Does the Fetus Feel Pain?

I teach embryology to wonderful first year medical, nurse anesthetist and PA students.  Last week, one of my students asked me, humbly and thoughtfully, if (and when) a fetus feels pain. Because of recent publicity concerning late term abortions, I knew this was a question about more than fetal physiology.

Let’s talk embryology.

I am very, very confident that the blastocyst doesn’t feel pain. I am equally confident that babies at the time of birth do feel pain. So, there must be a moment during development when nerves to sense the pain, nerves to transmit the pain, and a brain to perceive the pain come together to make it possible to perceive noxious stimuli. I’m not a developmental neurologist, so I can’t claim to be an expert, but based on published research, those three things are present somewhere around 22-24 weeks gestation. For those that are concerned about abortions that happen after 22-24 weeks, It’s important to realize that only 1.3% of abortions occur after 21 weeks gestation and 80% of these for serious birth defects.

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 Let’s talk suffering.

As healers, we seek to relieve suffering. Let’s be clear – that’s not the same thing as the “pain” I mentioned above. Let me give you a couple of (real life) examples.

A developmentally delayed 15 year old is raped by her cousin who threatens her if she tells anyone. Over the next two months, the girl becomes progressively withdrawn, depressed and even suicidal. Her mother takes her to her pediatrician who is able to convince the girl to tell her what happened. She sends the appropriate labs, including a pregnancy test, which is positive. Her pediatrician recommends termination of the pregnancy, and refers her to a gynecologist and a pediatric psychiatrist. Because of her depression and suicidality, both of these physicians also recommend termination of the now 14 week pregnancy.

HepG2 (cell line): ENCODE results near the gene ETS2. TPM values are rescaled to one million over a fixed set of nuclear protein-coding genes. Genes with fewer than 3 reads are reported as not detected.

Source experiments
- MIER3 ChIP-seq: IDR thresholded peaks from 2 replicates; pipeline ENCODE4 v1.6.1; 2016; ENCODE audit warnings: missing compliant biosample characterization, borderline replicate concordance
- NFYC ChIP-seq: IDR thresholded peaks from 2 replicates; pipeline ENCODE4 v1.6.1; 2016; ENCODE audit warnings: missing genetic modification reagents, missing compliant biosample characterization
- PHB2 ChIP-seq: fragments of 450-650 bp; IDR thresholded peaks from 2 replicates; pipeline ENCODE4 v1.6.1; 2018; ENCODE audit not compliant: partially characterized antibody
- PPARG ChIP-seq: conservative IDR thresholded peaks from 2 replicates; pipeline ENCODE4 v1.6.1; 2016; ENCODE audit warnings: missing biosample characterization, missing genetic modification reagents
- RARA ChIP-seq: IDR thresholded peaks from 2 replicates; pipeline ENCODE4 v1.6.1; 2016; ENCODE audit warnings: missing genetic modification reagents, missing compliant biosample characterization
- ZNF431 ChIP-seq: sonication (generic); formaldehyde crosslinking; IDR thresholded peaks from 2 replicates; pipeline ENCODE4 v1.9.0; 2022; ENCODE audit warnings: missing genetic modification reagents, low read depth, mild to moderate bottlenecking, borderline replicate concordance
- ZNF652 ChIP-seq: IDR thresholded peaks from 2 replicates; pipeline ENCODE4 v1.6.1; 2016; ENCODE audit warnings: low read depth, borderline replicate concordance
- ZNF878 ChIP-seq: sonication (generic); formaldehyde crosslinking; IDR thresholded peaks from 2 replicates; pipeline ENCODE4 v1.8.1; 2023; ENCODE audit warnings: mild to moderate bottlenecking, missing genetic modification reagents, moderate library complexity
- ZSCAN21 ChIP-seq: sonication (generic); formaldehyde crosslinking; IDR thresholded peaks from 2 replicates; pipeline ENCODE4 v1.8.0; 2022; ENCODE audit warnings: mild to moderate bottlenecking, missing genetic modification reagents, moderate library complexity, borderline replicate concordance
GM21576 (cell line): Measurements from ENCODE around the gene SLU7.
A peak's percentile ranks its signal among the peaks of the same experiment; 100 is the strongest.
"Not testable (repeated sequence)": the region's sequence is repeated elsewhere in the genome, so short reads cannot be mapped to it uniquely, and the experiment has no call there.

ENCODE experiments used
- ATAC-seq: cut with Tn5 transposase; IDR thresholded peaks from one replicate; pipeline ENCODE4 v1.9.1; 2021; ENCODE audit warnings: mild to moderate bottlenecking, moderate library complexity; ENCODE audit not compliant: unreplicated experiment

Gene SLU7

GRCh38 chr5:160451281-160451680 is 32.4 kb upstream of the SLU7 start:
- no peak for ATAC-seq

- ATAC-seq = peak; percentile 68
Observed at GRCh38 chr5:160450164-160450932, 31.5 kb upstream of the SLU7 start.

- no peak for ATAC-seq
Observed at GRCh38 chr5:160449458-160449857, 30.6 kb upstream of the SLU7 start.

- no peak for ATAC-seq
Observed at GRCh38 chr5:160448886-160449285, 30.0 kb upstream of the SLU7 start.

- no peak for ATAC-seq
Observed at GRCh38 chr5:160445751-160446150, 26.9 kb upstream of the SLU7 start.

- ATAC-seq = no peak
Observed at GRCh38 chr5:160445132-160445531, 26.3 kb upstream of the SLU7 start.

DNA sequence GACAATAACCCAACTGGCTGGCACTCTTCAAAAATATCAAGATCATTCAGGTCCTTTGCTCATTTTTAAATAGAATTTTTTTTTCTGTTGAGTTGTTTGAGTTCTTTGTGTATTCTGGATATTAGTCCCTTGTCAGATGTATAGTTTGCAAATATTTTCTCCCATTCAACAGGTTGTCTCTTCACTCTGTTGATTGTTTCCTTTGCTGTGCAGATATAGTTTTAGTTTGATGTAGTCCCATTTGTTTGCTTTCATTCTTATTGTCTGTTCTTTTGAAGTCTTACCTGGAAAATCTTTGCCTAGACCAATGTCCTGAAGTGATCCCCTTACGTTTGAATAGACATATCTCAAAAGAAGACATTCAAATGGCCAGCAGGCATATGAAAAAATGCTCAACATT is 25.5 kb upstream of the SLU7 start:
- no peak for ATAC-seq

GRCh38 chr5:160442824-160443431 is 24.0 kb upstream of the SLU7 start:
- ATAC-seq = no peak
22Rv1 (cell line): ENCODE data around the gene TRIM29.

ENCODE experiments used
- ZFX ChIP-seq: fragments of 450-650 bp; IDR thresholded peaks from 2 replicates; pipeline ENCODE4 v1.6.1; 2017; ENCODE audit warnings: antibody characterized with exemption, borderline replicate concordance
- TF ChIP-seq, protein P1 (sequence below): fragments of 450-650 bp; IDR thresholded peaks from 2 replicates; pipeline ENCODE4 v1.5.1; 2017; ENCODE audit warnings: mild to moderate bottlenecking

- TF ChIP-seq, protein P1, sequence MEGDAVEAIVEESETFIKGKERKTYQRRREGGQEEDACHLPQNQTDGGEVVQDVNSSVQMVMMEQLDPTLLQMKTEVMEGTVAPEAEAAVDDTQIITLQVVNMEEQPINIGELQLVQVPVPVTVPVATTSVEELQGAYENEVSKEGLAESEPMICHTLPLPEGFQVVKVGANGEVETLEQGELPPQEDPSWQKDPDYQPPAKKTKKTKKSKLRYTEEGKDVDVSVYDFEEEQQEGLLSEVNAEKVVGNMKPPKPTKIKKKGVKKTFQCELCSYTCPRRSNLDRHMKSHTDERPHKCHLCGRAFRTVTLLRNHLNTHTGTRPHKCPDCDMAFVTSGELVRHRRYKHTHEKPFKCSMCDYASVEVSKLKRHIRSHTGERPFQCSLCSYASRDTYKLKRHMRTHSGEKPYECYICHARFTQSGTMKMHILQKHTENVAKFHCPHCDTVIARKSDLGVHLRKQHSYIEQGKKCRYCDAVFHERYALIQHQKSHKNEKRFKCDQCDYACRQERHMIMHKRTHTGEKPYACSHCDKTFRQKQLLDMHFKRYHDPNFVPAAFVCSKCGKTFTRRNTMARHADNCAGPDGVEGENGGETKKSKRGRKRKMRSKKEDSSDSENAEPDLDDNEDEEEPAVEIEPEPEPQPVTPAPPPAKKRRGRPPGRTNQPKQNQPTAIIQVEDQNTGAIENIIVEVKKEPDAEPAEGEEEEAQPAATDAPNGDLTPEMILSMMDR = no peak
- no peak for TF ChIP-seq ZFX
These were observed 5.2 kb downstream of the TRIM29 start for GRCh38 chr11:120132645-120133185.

A young couple comes to their gynecologist for a routine screening ultrasound.  Something isn’t quite right, so they are sent to the maternal-fetal medicine clinic for a more detailed ultrasound. They are at 18 weeks gestation, which means 22 more weeks until term. They receive horrible news. The fetus they are carrying has a fatal disorder and will not survive after birth. After a few weeks, they return to their doctor in tears. The emotional burden of carrying the pregnancy to term is causing them immense suffering.

Let’s talk ethics.

We teach our medical students to take complex situations like deciding to terminate a pregnancy and use an “ethics workup” to help guide decision making. The ethics workup starts with defining everyone who might be affected by the decision. For example, in the first case I mentioned above, that would be the 15 year old patient, the fetus, the patient’s mother, and the doctors. Then, based on the possible outcomes (to terminate or not to terminate the pregnancy), we consider the outcomes with appeals to consequences, professional obligations, ethical rights and virtues. What this process does is allow us to understand the complexity of the situation and the choices being made, rather than just going with our “gut reaction”.

Let’s talk about listening.